Qatar Crisis: Workers hit hard by rising food prices and job insecurity

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Aug 2 2017

In the midst of the ongoing crisis, Qatar is keen on showing the world that it is not really affected by the regional blockade. As the blockade approaches the two-month mark, the Saudi-led quartet is refusing to scale down its demands. This means the blockade might go on for several more months, and the ones first and most critically affected are the already marginalised migrant workers.

However, instead of addressing this potential catastrophe, Qatar’s Ministry of Administrative Development, Labour and Social Affairs released a video that paints a pretty but unrealistic picture of workers’ rights in the country.

During a recent visit to Qatar, Migrant-Rights.org assessed how the blockade’s ground realities affect lower-income migrant workers.

The top three concerns that emerge are:

Forced Leave

Several migrant workers, across sectors and economic strata, have been asked to go on extended unpaid leave.  Migrant-Rights.org will publish an in-depth report on this practice in the coming days. Given the climate of uncertainty, even embassies of workers’ origin countries are refusing to go on record with comments on this issue. Two Asian embassies confirmed that they have received complaints on forced leave. “Some are given a part of end of service benefits, others not even that. What’s the assurance that they will be brought back after four or six months? Or they will be paid from here if visa is cancelled,” one labour official said.

An official at the Sri Lankan embassy says complaints on forced leave are still far fewer than complaints on payment of wages.

Job Loss

Workers in the construction sector, mainly those employed by supply companies, have been given two to four weeks to find alternative jobs or leave the country.

Our interviews and research reveal that the problem will become more severe when the current supply of construction material runs out. Companies are preparing by putting relationships with manpower supply companies on hold. The workers most affected now are subcontracted workers, laying bare the tiers of exploitative practices in the labour supply chain.

Large construction projects depend heavily on subcontractors, as company responses to Business and Human Rights Resource Centre surveys reveal. Companies in charge of some of the largest construction projects in the country include: The Qatari Diar-Saudi Bin Laden Group, which directly employs 9000 workers, and another 4800 through subcontractors. SNC-Lavalin which employs only 1706 directly, while 2314 are employed through manpower supply companies and another 834 through sub-contractors.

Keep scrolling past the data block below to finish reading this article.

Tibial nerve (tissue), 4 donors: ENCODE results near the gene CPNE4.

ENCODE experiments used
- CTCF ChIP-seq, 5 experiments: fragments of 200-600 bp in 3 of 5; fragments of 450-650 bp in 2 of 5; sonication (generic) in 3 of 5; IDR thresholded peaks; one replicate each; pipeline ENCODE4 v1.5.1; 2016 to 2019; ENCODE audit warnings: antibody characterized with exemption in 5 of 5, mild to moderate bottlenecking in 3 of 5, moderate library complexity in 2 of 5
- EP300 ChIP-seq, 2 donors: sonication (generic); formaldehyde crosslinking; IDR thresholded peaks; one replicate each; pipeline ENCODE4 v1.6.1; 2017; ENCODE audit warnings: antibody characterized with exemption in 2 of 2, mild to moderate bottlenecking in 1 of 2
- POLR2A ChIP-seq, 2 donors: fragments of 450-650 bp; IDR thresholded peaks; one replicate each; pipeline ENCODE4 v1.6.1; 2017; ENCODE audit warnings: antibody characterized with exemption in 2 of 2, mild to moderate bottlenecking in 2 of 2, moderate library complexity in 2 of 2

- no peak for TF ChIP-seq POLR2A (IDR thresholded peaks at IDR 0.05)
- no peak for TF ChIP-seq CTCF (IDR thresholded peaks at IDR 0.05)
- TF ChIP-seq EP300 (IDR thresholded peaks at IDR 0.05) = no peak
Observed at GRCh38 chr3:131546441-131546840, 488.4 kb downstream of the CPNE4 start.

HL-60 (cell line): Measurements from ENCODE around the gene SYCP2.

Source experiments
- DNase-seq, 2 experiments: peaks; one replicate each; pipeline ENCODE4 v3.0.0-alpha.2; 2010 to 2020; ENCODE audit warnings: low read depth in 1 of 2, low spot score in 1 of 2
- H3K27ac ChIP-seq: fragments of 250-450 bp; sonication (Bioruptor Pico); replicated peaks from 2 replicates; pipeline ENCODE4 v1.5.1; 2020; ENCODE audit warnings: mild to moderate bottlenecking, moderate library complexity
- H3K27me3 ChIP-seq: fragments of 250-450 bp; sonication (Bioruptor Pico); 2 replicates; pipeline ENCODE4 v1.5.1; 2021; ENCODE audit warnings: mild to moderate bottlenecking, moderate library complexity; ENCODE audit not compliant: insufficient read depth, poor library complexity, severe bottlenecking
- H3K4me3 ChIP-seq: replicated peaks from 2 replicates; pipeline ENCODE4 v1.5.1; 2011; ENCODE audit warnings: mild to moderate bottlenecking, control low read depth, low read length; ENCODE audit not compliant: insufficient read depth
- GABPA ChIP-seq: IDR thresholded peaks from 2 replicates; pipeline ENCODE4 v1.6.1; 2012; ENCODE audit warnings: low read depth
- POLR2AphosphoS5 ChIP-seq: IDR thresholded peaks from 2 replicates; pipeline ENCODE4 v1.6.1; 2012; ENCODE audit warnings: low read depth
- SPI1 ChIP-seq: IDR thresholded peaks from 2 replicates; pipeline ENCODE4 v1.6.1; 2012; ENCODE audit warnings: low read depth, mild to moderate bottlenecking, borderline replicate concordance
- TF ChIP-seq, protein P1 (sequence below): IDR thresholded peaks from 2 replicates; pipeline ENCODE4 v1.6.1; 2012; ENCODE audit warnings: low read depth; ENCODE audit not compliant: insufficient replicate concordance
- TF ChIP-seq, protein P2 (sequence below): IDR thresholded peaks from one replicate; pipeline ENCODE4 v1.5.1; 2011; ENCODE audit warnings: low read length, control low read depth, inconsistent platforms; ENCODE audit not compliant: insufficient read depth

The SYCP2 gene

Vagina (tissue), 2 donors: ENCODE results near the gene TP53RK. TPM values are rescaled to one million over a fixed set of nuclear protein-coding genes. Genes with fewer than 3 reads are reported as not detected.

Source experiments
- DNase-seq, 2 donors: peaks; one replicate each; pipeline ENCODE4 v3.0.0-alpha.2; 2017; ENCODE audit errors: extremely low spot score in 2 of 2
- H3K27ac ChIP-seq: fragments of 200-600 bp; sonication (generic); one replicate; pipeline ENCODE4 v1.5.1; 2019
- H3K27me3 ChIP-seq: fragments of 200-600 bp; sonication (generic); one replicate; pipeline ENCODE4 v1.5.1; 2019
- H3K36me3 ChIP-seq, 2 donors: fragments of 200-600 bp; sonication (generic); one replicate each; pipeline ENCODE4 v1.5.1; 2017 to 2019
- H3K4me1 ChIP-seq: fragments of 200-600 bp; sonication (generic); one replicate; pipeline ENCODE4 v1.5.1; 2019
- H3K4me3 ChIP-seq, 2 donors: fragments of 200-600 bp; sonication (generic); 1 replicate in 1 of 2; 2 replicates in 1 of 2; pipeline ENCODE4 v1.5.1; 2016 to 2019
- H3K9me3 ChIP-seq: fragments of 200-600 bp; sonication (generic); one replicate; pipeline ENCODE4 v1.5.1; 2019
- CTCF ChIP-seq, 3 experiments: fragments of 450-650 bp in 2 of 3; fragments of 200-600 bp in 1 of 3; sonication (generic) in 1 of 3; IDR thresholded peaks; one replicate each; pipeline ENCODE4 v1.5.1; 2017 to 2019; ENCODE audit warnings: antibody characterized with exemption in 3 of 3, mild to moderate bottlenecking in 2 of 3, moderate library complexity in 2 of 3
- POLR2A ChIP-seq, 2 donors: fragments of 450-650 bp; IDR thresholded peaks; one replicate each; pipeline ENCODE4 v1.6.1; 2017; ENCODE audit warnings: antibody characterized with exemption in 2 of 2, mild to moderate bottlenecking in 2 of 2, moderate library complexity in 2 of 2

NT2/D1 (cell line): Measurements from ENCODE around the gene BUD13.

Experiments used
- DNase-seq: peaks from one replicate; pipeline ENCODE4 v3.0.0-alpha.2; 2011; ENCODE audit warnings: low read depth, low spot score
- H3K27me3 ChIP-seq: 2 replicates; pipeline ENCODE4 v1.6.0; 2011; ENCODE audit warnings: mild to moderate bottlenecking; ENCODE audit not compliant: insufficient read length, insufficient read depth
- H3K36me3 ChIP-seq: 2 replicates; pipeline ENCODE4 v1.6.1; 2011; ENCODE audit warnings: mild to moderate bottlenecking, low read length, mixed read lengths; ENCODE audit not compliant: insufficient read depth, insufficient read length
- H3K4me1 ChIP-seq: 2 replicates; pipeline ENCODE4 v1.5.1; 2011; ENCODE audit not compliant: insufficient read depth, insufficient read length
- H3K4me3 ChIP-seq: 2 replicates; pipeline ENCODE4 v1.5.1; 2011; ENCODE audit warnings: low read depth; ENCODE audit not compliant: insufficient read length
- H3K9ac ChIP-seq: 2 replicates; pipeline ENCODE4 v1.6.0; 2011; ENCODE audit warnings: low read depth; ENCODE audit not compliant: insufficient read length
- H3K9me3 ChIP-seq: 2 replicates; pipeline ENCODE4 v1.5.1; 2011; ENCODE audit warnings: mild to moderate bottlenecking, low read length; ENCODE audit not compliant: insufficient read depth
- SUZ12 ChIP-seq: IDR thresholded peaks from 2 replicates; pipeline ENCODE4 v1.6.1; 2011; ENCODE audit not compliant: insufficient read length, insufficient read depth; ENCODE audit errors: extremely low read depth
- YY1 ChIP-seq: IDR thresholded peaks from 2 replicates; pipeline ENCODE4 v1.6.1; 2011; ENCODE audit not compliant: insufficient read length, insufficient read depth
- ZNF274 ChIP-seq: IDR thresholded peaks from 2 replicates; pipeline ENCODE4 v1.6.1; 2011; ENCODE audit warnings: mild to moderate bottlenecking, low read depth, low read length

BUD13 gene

Interserve has three associate companies in Qatar and has 10,417 direct employees and 2,600 sub-contracted.

While these large companies may comply with prevailing standards, subcontractors, especially those several rungs down the supply chain, often work in a grey area.

Reports by Migrant-Rights.org and Amnesty International’s 2016 report detail this supply chain problem.

One South Asian worker we spoke to has been given until Aug 15 to find another job. Due to the summer midday work ban, he works split shifts, the second shift ending only close to 11 pm. “Where is the time for us to go look for a job? How is this enough time.”

Food

On average, there has been a 10 to 15%  increase in food prices. While this is a pinch hardly felt by the wealthy Qatari citizens and well-placed expatriates, it is taking a toll on lower-income expatriates. Cafeterias near labour accommodation have only increased their prices by a riyal or two per meal. One worker we spoke to explains why eating out is not economically feasible. “Most of us can’t afford to eat every meal outside. You pay 5-6 for breakfast, another 10 for lunch and maybe 7 for dinner. That adds up to 22 or 24 riyals a day, about 600 riyals a month. That’s almost all our salary. So we prefer buying provisions and cooking. We can control the expenditure better. But it’s getting really tough. Everything is about 10-15% higher. That means from 200 or so riyals we set aside for food, now we have to set aside 250.”

A different kind of impact is felt in accommodations where food is provided. In Qatar’s Labour City, there are industrial kitchens and workers are provided food.

But there has been a change in the kind of food served; Bimal* a resident says, “We used to be given vegetables and fruits daily. Now it’s only meat every day, very little vegetable and no fruits. In this heat, working outside, this causes stomach cramps for us.” A large percentage of workers housed here are from Nepal, and they are unused to eating meat on a daily basis.

James Lynch, Amnesty International’s deputy head of global issues, called upon Qatar to use this crisis to bring about a meaningful change for migrant workers.

If the government takes the path “of continuing to promote hollow reforms, then migrant labour abuse will be the gift that keeps on giving for Qatar’s political opponents,” he writes.

“But the trouble for Qatar is that while criticisms aimed at it by its neighbours may be dripping with double standards, they are not fundamentally “fake news.”

“Forced labour is rife among migrant workers in Qatar. The government has made no serious moves to investigate and address the large number of unexplained deaths among the young, mostly South Asian, men who are building the country’s infrastructure.”

Advancing the rights of migrant workers throughout the Middle East